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Re: New Military recruit needs help with TSP

Post by warner25 » Wed Jul 10, 2019 4:45 pm

GeoMetry wrote:
Wed Jul 10, 2019 1:29 pm
...Fresh out of college she will still have more money to spend than she has ever had before. So better to get used to saving it than spending it. Next year she only needs to save 40% to hit the $19K limit so it will be like getting a big raise.
Yeah, an O-1 will make about $50k with allowances, after taxes, typically in a LCOL area with no out of pocket healthcare expenses, and it goes up rapidly from there. For a service academy or ROTC scholarship grad with no student loan debt, amazing things are possible. I didn't keep good records during my first year on active duty, but I probably saved more than $20k. As an O-3, newly married but before kids, my wife and I saved as much as $80k one year. Those early years have put us in a very good place now at mid-career. $1M+ in savings with retirement pay at age 41 is within striking distance. I wish I could convey the financial opportunities to every young officer.

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oncorhynchus
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Re: New Military recruit needs help with TSP

Post by oncorhynchus » Wed Jul 10, 2019 5:45 pm

Not knowing her duty status, branch of service, or what her initial training courses/obligations will be, it may be better NOT to try and max out her savings rate until she is settled at her first permanent duty station. Many new officers have to attend back-to-back training at temporary duty stations, and with the way moving and travel reimbursement works, it is good to have plenty of liquid assets built up, eventually in a 6-12 month emergency fund. Additionally, the new duty station may have a significantly different cost of living than when one was living at home or in college. Trying to make 12 months worth of TSP contributions in 7 months may cause a liquidity issue.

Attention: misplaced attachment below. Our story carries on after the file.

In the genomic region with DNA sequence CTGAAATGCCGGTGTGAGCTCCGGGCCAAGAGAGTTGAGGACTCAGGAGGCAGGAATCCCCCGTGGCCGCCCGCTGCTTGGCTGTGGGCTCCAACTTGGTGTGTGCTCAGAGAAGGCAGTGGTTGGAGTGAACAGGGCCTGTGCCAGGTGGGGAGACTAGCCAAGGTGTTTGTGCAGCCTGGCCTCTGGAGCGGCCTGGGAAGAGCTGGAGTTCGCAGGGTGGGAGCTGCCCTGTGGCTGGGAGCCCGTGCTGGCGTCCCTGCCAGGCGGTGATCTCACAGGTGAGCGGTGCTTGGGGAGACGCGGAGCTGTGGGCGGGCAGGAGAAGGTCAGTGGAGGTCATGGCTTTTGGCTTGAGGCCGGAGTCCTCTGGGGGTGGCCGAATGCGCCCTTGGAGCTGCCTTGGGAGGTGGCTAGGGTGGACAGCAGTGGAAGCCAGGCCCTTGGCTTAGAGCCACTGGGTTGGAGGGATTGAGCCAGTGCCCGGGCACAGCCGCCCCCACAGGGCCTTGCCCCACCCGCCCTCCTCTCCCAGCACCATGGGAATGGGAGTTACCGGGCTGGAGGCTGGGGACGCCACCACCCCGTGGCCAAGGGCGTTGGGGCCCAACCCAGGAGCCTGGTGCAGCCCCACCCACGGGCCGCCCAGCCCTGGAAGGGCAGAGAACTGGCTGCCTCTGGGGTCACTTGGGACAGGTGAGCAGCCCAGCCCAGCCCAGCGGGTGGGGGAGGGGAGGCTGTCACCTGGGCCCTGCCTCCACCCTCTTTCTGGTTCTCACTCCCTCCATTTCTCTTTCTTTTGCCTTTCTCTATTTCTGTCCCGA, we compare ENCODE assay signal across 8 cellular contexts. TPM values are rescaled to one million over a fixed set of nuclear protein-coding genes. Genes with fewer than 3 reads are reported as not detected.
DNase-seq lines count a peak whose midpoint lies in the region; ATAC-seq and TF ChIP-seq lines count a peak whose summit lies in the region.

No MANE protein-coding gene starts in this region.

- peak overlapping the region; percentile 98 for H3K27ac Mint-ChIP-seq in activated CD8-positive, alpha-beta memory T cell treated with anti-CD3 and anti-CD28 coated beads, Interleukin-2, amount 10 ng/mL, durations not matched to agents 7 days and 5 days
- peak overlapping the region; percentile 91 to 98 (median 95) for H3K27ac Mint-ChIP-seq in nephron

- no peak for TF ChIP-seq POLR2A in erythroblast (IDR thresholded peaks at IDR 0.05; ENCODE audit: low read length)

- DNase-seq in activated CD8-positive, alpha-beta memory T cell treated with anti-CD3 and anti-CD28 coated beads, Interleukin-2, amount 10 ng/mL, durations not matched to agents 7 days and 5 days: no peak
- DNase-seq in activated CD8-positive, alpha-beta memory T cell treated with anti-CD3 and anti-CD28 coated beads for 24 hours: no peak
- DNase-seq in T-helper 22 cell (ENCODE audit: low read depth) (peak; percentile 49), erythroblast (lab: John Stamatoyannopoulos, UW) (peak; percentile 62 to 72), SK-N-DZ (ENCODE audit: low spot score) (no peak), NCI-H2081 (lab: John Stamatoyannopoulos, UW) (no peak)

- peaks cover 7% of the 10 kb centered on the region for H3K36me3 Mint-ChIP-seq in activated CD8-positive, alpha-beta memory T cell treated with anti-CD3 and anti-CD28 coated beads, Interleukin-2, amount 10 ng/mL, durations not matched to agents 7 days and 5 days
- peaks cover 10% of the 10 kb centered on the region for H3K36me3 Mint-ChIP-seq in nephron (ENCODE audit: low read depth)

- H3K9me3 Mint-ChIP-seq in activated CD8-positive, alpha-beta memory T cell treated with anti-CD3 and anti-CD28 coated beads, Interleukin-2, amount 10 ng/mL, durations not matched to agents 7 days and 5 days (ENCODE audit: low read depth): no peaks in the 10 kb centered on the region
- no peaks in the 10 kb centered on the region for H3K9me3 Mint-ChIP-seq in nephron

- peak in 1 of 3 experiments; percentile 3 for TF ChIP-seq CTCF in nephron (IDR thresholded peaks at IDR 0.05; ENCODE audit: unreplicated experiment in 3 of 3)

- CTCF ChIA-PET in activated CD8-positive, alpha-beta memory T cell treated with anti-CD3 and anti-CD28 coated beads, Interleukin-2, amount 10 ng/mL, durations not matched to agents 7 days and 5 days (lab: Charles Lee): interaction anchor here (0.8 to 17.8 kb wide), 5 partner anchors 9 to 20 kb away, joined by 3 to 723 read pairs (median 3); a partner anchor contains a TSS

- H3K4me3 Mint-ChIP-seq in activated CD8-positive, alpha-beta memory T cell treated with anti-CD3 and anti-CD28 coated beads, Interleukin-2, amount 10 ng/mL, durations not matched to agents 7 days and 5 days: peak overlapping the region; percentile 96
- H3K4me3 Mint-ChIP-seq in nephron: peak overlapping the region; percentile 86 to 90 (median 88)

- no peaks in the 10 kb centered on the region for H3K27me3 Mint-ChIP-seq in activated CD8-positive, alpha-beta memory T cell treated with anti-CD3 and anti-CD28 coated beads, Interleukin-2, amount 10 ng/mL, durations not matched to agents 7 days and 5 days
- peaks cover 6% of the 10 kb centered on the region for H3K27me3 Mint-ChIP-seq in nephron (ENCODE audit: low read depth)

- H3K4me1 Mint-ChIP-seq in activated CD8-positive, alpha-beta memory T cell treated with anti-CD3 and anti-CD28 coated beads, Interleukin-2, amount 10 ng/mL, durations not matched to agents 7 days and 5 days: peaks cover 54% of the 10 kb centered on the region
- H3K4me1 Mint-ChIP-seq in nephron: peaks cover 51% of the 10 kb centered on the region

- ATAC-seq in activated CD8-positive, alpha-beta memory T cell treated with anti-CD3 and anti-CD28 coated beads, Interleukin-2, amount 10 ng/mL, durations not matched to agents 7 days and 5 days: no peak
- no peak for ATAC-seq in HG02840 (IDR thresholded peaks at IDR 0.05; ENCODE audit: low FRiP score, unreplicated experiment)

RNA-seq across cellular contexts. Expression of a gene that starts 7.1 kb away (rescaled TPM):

Assuming next calendar year she is settled at her new permanent duty station, has a handle on what her monthly budget will be in that cost of living area with decent housing and reliable transportation, and has a reasonable emergency fund started, then maxing her savings rate beyond funding a Roth IRA and modest TSP contributions (enough to meet 1% match) would be worth pursuing.

Regards,

o
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snowman
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Re: New Military recruit needs help with TSP

Post by snowman » Thu Jul 11, 2019 10:01 am

My son will go through that process in 3-4 weeks, and I expect him to see 60% contribution limit to Roth TSP per Nords post last December in the thread warner25 already referenced above. I am not sure what the maximum is if contributions are split between traditional and Roth, we will find out. My point is that I did not even consider contributions into traditional TSP until I played with his projected 2019 tax return and came across retirement savers credit. It’s worth up to $1K (single filer) as long as AGI is below $19,250. The credit is non-refundable so if his FIT is less than $1K the credit will equal his total tax bill. Not sure if/what additional income your D has, but wanted to bring it to your attention.

Another, non-related issue is matching contributions (up to 5%) for ROTC graduates (apparently non-issue for Academy graduates). My son got email last week from his unit that their first batch of graduates that reported in May had starting date coded incorrectly (commissioning date vs. contract signing date), and therefore not eligible to receive full (up to 5%) matching contributions. There were instructions attached about how to get it fixed. Hopefully your D is unaffected but something to look at just to be sure.